Push-pull outputs are featured on all of CUI’s single-ended AMT encoders. Other devices can be connected easily to their outputs without requiring external pull-ups, which simplifies testing and prototyping. The datasheets for AMT encoders refer to the output as CMOS, which indicates how connected devices should interpret the signals presented. The actual voltage levels may vary between devices, so it is always recommended to check the datasheet when specifying components.
Differential output for noisy environments
Although a push-pull encoder offers greater speed and lower power consumption than an otherwise-comparable open-collector device, the single-ended output is not always the best choice for some applications. If the output signals must be transmitted over long cable distances, or if the operating environment contains large quantities of electrical noise and interference, a differential output can offer better performance.
When signals are transmitted from a single-ended output, the receiver references the signal to a common ground. Errors can occur when the signal is transmitted over long cables, as the voltage drop can be large and cable capacitance decreases the slew rate.
Differential signaling helps avoid this problem. To create a differential output, two transistors are configured in a similar way to the push-pull circuit, but the output comprises two signals instead of a signal and ground. One of these signals (signal A, see figure 6) matches the original encoder output, while the other (A-) is its exact opposite. As such, this opposite signal is often referred to as a complementary signal. The two together are known as a differential pair.
When this pair of signals is transmitted over the cable, the receiver references the two signals to each other instead of referencing one signal to ground. Hence, instead of responding to specific voltage levels as being high or low relative to ground, the receiver looks at the voltage difference between the two signals. The magnitude of the difference is twice that of the original signal relative to ground, which makes the differential signal less susceptible to errors in the presence of noise or interference.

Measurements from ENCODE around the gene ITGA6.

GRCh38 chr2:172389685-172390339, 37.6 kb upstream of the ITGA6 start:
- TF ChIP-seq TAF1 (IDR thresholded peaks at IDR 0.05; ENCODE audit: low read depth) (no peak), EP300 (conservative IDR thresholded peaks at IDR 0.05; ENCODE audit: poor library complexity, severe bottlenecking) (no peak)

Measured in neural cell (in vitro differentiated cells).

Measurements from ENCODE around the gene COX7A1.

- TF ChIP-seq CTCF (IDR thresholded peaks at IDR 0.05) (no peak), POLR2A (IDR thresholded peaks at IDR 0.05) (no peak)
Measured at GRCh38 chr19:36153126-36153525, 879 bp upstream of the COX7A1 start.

The differential receiver reconstructs the pair of signals into a single-ended signal at the voltage levels required by the host system. Using differential transceivers also allows devices supplied by different voltage rails to work together without suffering the signal-degradation challenges encountered when using a single-ended device in an application with long cable distances.
Figure 6. The differential driver generates complementary signals that are reconstructed by the receiver
In addition to causing signal degradation over long cable distances, noise can be coupled onto the cables and then enter the electrical system. The noise on the cables is seen as voltages of varying magnitudes, which can cause the receiving side of a system to read high and low logic signals incorrectly and so introduce errors in the data from the encoder. Differential line driver interfaces can prevent such errors and are recommended for cable lengths over one metre.
Twisted-pair cabling is required for use with differential line drivers. The two conductors carrying A and A- signals are intertwined and contain a specific number of turns within a given distance. This ensures that any noise coupled onto one wire is immediately also applied on the other. Because the differential receiver subtracts the received signals from each other, any noise present simultaneously on the A and A- wires is cancelled (figure 7).
This capability is called common-mode rejection and makes differential line-driver interfaces a popular choice in industrial and automotive applications.
Figure 7. The differential receiver ignores noise present on both signals
Engineers can choose the right encoder for a given application by analysing the devices available on the market and understanding the relative strengths and weaknesses of the different types. CUI’s AMT encoders with push-pull outputs simplify installation in a wide variety of applications and help engineers minimise the application’s power consumption. CUI also offers a selection of devices with differential line driver outputs for use in electrically noisy environments or over long transmission distances.
View CUI’s entire line of AMT modular encoders